The comedian and broadcaster Robin Ince is the latest speaker to pull out of a panel discussion organised by the UK's Science Museum Group in protest at the institution’s ongoing sponsorship from the oil companies BP and Equinor. Ince follows in the footsteps of journalist George Monbiot and the environmentalist Mark Lynas, who have also withdrawn from the event.
Ince was due to chair the streamed Climate Talks discussion on 31 March which explores “the many aspects of carbon capture, including reforestation, and rewilding as well as a range of industrial methods”. However, in a series of tweets, Ince says: “Having looked further into the oil sponsorship, I believe things have to change… I based the decision on discussions I had with scientists, on the research and development budgets for renewables etc.” Ince also co-presents the BBC Radio 4 science programme The Infinite Monkey Cage.
Last month, the Guardian columnist Monbiot also vented his anger, writing on Twitter: "I’ve now withdrawn from the event I was doing at the @sciencemuseum, after discovering that it is still taking sponsorship money from the oil companies BP and Equinor… I mean, what respectable organisation still takes money from this planetary death machine?”
Lynas tweeted that “the obstinate determination by the Science Museum to hold onto its oil industry funding is surely now untenable”. The cancellations highlight again the pressure on cultural institutions to drop funding from fossil fuel companies. BP had not responded to a request for comment at the time of writing, while Equinor declined to comment.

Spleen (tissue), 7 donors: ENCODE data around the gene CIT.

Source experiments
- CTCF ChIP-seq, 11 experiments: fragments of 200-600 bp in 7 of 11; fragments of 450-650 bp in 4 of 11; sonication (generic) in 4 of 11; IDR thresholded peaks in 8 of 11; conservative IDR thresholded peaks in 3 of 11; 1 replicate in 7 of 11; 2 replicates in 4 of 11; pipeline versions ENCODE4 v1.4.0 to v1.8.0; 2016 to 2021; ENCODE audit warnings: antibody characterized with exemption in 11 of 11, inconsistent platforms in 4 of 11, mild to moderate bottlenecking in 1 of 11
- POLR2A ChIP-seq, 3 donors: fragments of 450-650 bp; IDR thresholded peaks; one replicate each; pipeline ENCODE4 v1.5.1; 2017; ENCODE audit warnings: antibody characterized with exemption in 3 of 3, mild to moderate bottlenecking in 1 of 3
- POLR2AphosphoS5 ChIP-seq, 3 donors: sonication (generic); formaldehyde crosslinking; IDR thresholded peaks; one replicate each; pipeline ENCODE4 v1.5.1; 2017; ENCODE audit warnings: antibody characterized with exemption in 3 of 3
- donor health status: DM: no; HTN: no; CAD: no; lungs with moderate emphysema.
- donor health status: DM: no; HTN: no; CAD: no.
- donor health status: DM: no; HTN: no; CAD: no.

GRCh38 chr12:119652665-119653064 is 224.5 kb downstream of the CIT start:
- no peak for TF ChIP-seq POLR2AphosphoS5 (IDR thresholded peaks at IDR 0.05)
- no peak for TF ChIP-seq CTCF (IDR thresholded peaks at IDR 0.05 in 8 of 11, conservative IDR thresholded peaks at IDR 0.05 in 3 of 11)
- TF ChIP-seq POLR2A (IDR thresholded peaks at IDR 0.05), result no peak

In a statement, Ian Blatchford, the director of the Science Museum Group, says: "We have a diverse, international and authoritative range of speakers for the Science Museum Group’s Climate Talks series. We’re only a few events in and already 10,000 people have tuned in or booked a free ticket to engage with the century’s defining issue so it’s a shame audiences won‘t hear contributions from the speakers who’ve withdrawn.”
In a blogpost published late last year, Blatchford set out the group’s approach to climate change, saying: “The major energy companies have the capital, geography, people and logistics to be major players in finding solutions to the urgent global challenge of climate change and we are among the many organisations that regard a blanket approach of severing ties as being unproductive.”
He also outlined the Science Museum Group’s new Sustainability Policy, highlighting its membership of the Transition Pathway Initiative which “assesses the progress that companies are making on the transition to a low-carbon economy”. The museum group is hosting a series of climate-focused events in the run up to the UK’s hosting of the COP26 Climate Summit in November.